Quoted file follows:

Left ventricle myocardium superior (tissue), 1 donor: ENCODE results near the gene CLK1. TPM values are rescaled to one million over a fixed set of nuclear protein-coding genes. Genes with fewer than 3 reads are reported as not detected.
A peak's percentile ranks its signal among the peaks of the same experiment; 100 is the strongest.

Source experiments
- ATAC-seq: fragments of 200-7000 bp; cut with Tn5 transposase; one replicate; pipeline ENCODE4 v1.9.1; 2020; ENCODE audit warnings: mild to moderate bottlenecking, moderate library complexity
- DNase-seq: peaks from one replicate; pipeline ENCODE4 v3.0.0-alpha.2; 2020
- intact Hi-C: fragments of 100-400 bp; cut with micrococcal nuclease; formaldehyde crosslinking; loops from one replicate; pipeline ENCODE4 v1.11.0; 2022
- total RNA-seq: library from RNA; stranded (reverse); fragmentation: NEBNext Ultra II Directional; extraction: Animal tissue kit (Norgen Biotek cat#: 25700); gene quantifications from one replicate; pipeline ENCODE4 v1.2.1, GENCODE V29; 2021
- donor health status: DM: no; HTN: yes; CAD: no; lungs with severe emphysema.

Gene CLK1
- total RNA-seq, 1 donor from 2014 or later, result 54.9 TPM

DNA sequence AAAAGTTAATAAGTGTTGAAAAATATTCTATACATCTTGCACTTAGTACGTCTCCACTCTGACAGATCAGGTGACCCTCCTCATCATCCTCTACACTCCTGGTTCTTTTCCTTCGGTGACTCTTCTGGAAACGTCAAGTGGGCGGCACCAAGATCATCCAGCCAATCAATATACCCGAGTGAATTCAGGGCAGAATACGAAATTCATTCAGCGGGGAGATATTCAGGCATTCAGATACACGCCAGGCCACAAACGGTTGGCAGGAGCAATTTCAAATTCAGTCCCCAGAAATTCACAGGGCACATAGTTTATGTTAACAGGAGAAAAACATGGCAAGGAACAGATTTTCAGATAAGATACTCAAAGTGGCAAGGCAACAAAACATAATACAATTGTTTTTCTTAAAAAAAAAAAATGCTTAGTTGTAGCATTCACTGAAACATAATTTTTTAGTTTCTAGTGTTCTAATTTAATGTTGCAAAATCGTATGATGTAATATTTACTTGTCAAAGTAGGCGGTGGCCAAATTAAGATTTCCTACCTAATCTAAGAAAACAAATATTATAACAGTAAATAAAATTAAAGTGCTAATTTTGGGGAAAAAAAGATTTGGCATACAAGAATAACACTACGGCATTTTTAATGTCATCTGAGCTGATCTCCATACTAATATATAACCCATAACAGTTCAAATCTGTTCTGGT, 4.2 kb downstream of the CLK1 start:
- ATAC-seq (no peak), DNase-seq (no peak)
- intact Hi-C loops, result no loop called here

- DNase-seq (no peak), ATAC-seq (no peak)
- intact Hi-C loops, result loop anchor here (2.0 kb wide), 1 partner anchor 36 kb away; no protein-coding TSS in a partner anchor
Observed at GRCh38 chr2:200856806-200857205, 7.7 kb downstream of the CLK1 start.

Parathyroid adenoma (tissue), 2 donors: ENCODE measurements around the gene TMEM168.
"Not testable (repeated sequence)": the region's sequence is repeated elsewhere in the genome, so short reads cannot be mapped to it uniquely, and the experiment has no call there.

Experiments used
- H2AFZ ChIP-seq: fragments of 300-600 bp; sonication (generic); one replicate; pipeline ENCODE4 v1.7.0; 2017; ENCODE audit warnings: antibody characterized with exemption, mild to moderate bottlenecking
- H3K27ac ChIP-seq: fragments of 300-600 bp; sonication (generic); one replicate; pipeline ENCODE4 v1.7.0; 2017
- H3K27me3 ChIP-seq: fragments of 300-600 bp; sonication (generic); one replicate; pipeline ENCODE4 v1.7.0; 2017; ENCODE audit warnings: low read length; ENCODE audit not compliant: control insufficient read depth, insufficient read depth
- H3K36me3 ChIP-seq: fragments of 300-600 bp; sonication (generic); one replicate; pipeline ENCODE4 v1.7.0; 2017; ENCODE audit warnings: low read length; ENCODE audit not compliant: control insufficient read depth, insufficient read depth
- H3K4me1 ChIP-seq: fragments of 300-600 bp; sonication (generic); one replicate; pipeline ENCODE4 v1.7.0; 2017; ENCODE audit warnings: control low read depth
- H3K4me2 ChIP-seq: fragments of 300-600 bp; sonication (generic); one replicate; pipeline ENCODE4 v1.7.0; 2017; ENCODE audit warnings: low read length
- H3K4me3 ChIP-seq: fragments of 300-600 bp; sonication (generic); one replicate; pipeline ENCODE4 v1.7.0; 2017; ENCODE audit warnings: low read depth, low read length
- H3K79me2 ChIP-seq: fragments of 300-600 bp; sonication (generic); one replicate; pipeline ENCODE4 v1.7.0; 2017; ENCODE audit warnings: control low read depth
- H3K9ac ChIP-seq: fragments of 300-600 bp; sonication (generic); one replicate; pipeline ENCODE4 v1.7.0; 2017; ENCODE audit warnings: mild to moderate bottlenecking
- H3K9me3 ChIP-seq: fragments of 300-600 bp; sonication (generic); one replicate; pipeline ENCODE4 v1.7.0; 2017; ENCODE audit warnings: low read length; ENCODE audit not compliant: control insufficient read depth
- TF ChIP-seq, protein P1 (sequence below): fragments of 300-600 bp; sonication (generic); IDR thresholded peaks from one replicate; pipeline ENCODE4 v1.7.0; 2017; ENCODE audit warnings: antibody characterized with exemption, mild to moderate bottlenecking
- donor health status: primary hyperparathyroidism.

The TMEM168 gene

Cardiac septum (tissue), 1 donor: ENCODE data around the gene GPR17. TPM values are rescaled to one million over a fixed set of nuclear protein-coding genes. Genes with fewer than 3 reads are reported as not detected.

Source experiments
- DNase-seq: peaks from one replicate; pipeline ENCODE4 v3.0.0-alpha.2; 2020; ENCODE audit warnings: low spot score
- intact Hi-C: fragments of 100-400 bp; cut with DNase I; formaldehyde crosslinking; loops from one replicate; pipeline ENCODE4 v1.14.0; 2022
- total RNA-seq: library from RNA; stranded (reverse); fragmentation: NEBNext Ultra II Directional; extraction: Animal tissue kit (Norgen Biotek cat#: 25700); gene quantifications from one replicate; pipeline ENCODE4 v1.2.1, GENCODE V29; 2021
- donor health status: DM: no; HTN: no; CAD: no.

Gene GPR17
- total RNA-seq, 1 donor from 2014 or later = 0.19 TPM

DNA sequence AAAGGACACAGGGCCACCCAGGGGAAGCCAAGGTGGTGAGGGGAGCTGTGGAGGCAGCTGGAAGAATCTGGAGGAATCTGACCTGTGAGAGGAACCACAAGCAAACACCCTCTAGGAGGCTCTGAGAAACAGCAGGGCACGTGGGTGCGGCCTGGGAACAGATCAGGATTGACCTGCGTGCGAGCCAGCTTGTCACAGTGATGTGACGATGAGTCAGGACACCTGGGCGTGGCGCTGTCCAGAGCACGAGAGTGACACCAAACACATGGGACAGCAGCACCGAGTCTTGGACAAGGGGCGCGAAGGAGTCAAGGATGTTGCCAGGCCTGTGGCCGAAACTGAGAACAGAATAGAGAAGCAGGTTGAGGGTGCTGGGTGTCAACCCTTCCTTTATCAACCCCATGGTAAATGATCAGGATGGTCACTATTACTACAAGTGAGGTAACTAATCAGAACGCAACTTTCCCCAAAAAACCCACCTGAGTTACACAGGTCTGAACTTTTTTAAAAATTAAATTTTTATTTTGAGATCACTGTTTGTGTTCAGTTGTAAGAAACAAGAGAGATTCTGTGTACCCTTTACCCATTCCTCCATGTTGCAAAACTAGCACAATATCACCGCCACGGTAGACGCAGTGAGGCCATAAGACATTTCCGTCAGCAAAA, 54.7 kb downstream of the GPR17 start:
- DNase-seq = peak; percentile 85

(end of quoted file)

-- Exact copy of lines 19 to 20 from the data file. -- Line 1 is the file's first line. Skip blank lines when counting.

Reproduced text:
Experiments used
- H2AFZ ChIP-seq: fragments of 300-600 bp; sonication (generic); one replicate; pipeline ENCODE4 v1.7.0; 2017; ENCODE audit warnings: antibody characterized with exemption, mild to moderate bottlenecking